Confidentiality & Medical Records
The practice complies with data protection and access to medical records legislation. Identifiable information about you will be shared with others in the following circumstances:
- To provide further medical treatment for you e.g. from district nurses and hospital services;
- To help you get other services e.g. from the social work department. This requires your consent;
- When we have a duty to others e.g. in child protection cases anonymised patient information will also be used at local and national level to help the Health Board and Government plan services e.g. for diabetic care.
If you do not wish anonymous information about you to be used in such a way, please let us know.
Reception and administration staff require access to your medical records in order to do their jobs. These members of staff are bound by the same rules of confidentiality as the medical staff.
Freedom of Information
Information about the General Practioners and the practice required for disclosure under this act can be made available to the public. All requests for such information should be made to the practice manager.
Access to Records
In accordance with the Data Protection Act 1998 and Access to Health Records Act, patients may request to see their medical records. Such requests should be made through the practice manager and may be subject to an administration charge. No information will be released without the patient consent unless we are legally obliged to do so.
We make every effort to give the best service possible to everyone who attends our practice.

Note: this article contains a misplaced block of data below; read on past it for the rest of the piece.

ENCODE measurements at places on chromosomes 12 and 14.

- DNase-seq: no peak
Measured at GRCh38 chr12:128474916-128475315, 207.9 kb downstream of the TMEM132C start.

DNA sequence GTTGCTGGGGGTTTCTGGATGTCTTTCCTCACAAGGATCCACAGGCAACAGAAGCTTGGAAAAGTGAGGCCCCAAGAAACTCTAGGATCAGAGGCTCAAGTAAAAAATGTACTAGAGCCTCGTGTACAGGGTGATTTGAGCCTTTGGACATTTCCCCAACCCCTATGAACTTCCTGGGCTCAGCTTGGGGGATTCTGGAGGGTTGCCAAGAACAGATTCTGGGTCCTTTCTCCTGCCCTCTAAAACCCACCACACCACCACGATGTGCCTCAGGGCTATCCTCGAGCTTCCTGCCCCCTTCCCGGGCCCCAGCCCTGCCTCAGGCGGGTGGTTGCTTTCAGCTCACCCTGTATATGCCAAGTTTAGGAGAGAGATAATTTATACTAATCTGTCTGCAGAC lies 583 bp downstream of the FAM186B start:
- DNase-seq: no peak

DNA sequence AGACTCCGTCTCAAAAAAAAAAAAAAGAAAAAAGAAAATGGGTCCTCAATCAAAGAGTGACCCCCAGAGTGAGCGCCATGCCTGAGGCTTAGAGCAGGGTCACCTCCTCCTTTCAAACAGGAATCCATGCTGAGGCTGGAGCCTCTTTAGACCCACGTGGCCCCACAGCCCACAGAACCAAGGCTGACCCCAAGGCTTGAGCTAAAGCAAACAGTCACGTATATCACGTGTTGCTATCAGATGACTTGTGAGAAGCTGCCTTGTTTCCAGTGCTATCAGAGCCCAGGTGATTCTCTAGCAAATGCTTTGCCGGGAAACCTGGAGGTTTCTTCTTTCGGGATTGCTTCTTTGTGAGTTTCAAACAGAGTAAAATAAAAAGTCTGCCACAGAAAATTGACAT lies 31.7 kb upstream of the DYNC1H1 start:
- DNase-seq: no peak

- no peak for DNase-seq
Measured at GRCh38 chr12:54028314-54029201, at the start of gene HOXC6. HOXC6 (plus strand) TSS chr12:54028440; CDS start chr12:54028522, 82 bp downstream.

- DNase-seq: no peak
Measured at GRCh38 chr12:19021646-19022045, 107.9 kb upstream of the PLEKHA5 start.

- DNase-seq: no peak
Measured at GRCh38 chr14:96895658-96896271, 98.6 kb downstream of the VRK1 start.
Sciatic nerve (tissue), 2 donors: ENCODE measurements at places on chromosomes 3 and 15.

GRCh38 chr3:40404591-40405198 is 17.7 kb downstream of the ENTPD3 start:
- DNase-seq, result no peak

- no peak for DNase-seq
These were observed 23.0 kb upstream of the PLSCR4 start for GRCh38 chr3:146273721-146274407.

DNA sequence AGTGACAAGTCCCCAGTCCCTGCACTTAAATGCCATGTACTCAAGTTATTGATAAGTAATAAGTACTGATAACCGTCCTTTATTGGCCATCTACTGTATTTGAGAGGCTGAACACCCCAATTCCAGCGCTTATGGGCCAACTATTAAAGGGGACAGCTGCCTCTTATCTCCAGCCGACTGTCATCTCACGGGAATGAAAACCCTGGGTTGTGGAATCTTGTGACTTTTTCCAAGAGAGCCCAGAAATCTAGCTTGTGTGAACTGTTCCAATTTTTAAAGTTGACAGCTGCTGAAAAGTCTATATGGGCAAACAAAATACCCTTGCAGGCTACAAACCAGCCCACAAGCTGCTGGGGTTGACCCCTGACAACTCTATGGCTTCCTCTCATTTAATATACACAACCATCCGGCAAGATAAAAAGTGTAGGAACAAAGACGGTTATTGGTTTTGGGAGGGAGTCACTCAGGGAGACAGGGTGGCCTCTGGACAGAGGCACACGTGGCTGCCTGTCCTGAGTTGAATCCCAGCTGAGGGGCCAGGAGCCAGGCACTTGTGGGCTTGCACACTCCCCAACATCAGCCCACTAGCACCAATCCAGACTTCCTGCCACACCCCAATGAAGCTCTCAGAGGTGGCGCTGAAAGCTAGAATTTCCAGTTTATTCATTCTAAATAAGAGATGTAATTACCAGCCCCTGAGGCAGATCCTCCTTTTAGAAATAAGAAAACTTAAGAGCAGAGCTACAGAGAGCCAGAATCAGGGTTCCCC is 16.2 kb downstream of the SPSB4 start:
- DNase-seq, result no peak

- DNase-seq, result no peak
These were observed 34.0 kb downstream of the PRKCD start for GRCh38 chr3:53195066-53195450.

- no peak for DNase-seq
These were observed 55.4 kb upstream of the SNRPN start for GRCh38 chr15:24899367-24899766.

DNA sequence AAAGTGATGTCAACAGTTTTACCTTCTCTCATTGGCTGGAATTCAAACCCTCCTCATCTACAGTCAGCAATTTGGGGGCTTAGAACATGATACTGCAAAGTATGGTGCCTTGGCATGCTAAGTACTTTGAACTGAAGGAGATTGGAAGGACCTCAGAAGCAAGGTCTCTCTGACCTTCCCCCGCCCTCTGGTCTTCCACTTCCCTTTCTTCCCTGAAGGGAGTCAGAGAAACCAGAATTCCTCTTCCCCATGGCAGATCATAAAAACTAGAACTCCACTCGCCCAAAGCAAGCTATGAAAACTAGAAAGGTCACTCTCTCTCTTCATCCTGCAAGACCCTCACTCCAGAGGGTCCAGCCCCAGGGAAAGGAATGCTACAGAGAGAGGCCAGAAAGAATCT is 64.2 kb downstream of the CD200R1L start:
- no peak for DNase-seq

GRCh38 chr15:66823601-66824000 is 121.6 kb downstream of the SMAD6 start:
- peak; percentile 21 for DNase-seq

However, we are aware that things can go wrong resulting in a patient feeling that they have a genuine cause for complaint. If this is so, we would wish for the matter to be settled as quickly, and as amicably, as possible.
Making a Complaint
Most problems can be sorted out quickly and easily, often at the time they arise with the person concerned and this may be the approach you try first.
Where you are not able to resolve your complaint in this way and wish to make a formal complaint you should do so, preferably in writing as soon as possible after the event and ideally within a few days, as this helps us to establish what happened more easily. In any event, this should be:
- Within 12 months of the incident,
- or within 12 months of you discovering that you have a problem.
State your case clearly giving as much detail as you can.
If you are a registered patient you can complain about your own care. You are unable to complain about someone else’s treatment without their written authority.
We are able to provide you with a separate complaints form to register your complaint and this includes a third-party authority form to enable a complaint to be made by someone else. Please ask at reception for this. You can provide this in your own format providing this covers all the necessary aspects.
Please send your written complaint to:
Elizabeth Slater, Lancaster Medical Practice
8 Dalton Square, Lancaster, LA1 1PN
Or by email to: LMP.Reception@gp-p81002.nhs.uk
What we do next
We look to settle complaints as soon as possible.
We will acknowledge receipt within 3 working days and indicate the timeframe in which you can expect a response from us. You may then receive a formal reply in writing, or you may be invited to meet with the person(s) concerned to attempt to resolve the issue. If the matter is likely to take longer than this we will let you know, and keep you informed as the investigation progresses.
When looking into a complaint we attempt to see what happened and why, to see if there is something we can learn from this, and make it possible for you to discuss the issue with those involved if you would like to do so.
When the investigations are complete your complaint will be determined and a final response sent to you.